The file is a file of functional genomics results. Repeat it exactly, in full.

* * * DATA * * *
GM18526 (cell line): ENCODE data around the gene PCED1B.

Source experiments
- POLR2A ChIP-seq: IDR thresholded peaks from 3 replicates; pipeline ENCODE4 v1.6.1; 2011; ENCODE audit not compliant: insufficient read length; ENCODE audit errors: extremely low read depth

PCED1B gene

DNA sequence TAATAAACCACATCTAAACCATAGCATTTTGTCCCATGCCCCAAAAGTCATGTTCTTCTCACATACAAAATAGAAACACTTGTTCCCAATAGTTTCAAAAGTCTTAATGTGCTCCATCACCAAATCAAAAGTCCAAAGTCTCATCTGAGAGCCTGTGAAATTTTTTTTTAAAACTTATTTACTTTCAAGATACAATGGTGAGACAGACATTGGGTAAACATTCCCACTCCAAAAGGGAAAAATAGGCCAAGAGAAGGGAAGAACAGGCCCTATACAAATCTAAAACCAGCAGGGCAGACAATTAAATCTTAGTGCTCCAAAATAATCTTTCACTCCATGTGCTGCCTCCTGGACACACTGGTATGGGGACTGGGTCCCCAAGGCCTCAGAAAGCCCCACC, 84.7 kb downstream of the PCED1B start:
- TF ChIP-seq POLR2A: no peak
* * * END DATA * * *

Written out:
GM18526 (cell line): ENCODE data around the gene PCED1B.

Source experiments
- POLR2A ChIP-seq: IDR thresholded peaks from 3 replicates; pipeline ENCODE4 v1.6.1; 2011; ENCODE audit not compliant: insufficient read length; ENCODE audit errors: extremely low read depth

PCED1B gene

DNA sequence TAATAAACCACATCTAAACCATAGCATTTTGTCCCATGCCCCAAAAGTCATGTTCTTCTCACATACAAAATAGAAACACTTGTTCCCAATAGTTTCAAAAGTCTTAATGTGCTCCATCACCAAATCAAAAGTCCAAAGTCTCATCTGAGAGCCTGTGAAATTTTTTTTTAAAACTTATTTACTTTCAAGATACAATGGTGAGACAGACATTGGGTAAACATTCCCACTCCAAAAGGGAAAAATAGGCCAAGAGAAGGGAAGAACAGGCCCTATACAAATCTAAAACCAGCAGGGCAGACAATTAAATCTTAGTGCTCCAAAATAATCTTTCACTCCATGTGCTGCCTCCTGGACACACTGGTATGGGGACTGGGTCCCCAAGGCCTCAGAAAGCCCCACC, 84.7 kb downstream of the PCED1B start:
- TF ChIP-seq POLR2A: no peak